Researching court performance

Sarah Carpenter

Research output: Chapter in Book/Report/Conference proceedingChapter (peer-reviewed)peer-review

Abstract / Description of output

The royal courts have long been recognised as patrons of early drama. But the institution of the court presents us with a performance culture which is more complex, diverse and challenging than that of any scripted play. It is a culture in which performers and spectators shift and blur into each other; in which entertainment and leisure are inseparable from power and politics; a culture of vivid spectacle and of subtle obliqueness. At court, performance offers not so much a recognisably alternative play world, as a performed extension of courtly life itself, which is always lived largely in public. Plays are only one strand in a world of performance in which monarchs, courtiers and nobles can function as actors, playwrights and directors, as well as spectators and recipients, of courtly show.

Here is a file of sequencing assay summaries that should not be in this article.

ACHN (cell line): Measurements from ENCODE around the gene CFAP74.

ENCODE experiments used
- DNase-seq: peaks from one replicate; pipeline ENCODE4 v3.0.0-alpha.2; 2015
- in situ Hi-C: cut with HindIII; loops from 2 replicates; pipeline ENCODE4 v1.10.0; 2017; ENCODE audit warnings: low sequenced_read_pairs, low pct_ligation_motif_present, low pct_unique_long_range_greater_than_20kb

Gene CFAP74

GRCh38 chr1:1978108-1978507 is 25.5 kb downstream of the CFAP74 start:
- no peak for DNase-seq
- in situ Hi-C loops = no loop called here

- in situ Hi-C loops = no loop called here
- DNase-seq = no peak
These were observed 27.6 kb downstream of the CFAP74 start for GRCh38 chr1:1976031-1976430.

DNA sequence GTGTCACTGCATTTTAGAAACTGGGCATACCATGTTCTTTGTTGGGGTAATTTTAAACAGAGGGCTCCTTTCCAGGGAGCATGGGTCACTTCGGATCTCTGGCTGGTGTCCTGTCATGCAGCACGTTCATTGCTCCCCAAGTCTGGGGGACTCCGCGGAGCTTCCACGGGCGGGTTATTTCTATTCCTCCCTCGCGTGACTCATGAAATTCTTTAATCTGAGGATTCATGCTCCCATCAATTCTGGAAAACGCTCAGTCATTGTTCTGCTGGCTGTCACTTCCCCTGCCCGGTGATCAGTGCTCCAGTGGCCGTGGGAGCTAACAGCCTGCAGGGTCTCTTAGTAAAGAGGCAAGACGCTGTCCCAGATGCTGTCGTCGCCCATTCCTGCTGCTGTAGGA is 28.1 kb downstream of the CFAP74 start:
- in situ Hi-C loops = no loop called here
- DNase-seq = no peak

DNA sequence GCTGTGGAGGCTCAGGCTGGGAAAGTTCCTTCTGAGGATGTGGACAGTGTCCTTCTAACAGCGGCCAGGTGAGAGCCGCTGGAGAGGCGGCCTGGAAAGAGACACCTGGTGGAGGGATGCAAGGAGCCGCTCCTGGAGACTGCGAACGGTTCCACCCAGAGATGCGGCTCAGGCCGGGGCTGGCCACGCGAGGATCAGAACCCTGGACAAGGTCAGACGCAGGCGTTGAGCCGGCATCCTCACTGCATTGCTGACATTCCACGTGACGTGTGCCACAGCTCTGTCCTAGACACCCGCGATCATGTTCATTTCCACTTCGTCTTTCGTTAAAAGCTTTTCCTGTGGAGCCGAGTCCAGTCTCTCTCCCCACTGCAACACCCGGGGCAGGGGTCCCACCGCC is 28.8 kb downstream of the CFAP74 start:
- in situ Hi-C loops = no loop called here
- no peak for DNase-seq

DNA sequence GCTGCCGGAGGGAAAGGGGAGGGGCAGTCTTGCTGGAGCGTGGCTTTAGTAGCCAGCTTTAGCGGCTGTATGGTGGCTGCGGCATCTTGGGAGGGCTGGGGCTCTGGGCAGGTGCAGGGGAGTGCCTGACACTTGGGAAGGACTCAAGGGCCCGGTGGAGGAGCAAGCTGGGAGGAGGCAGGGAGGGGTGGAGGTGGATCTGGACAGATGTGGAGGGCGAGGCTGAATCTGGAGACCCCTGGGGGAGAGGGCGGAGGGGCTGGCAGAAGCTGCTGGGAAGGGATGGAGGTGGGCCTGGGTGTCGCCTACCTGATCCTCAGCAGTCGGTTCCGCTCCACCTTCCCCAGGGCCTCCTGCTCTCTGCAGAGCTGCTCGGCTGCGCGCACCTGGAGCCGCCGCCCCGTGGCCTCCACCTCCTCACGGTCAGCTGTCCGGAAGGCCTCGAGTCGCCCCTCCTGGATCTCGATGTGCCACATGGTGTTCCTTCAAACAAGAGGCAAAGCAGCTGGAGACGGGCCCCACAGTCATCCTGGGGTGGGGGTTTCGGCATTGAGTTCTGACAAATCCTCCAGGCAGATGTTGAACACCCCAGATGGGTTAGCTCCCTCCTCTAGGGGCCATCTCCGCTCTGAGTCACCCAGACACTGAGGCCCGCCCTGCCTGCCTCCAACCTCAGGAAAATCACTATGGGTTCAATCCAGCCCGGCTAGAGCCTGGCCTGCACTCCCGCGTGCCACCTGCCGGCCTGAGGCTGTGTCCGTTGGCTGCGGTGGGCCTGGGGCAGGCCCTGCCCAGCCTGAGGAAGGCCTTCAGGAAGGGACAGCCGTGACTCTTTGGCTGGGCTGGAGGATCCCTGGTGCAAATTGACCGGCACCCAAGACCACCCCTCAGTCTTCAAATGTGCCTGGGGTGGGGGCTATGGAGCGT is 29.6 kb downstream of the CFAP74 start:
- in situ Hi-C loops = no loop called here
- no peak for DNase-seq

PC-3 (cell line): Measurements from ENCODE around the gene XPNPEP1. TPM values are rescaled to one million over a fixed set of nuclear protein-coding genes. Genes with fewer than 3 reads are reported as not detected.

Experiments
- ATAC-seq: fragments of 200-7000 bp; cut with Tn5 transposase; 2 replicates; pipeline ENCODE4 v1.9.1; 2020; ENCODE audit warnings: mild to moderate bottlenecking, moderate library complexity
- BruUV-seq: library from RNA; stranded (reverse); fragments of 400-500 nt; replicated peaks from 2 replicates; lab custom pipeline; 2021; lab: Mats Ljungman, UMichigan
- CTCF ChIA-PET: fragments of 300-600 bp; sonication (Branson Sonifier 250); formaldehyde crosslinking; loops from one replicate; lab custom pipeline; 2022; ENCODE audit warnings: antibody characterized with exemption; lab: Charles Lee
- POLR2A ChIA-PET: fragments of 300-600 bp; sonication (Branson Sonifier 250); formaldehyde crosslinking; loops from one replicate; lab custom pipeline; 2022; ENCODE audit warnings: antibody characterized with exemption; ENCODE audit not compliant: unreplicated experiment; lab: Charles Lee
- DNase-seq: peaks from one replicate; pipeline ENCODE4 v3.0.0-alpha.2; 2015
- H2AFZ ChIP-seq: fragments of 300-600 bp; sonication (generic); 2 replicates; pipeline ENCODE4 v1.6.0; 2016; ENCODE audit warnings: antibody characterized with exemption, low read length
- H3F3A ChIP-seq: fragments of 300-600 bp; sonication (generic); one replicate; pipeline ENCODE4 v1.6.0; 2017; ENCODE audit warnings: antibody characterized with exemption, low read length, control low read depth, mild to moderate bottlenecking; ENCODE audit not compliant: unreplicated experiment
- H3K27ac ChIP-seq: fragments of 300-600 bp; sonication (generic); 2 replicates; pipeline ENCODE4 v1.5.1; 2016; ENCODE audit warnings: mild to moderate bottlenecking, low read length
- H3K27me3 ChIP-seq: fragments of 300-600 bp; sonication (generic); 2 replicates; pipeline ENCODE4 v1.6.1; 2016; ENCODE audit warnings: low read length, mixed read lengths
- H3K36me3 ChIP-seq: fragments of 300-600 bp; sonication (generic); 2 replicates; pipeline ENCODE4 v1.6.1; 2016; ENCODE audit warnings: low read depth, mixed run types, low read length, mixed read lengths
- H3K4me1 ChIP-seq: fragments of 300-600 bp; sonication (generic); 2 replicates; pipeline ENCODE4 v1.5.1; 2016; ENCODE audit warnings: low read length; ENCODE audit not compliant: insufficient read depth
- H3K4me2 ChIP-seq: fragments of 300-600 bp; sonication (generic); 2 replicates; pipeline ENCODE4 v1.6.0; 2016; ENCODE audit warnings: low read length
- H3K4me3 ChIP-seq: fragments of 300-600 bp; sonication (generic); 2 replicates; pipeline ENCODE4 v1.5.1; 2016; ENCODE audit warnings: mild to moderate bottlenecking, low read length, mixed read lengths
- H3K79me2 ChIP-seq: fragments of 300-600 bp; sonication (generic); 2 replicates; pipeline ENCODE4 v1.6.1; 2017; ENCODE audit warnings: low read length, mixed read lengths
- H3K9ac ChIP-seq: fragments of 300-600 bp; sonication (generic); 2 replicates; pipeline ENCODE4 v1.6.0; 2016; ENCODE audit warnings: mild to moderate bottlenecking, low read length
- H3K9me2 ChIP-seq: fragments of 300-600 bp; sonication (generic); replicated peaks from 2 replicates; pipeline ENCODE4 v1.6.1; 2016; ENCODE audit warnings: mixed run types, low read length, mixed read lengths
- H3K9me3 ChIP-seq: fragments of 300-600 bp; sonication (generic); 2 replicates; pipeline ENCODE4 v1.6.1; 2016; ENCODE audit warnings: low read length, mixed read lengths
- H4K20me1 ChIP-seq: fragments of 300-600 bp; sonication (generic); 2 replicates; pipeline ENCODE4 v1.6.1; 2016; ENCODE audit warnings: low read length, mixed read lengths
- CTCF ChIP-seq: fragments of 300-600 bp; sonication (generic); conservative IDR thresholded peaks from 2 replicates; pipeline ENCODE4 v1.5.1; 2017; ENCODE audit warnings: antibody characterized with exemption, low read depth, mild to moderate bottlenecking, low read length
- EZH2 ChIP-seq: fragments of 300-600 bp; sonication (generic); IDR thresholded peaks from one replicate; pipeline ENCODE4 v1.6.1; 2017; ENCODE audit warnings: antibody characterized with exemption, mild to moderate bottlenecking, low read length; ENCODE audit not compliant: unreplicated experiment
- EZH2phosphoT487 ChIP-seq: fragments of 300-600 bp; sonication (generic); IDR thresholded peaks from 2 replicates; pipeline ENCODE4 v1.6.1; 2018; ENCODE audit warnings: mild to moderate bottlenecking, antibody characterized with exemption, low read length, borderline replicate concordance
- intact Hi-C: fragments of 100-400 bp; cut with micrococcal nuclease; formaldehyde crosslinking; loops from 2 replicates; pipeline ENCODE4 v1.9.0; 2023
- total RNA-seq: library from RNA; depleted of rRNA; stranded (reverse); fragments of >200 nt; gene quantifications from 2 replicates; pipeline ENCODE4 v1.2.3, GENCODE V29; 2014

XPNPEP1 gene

This essay explores a variety of particular occasions to point to some of the different avenues through which we can approach courtly entertainments and what they can reveal about the complex, fluid and multidimensional performance culture that courtly life fostered and inhabited.
Original languageEnglish
Title of host publicationThe Routledge Research Companion to Early Drama and Performance
EditorsPamela King
PublisherRoutledge
Chapter8
Pages137-52
Number of pages15
ISBN (Print)9781472421401
Publication statusPublished - Dec 2016

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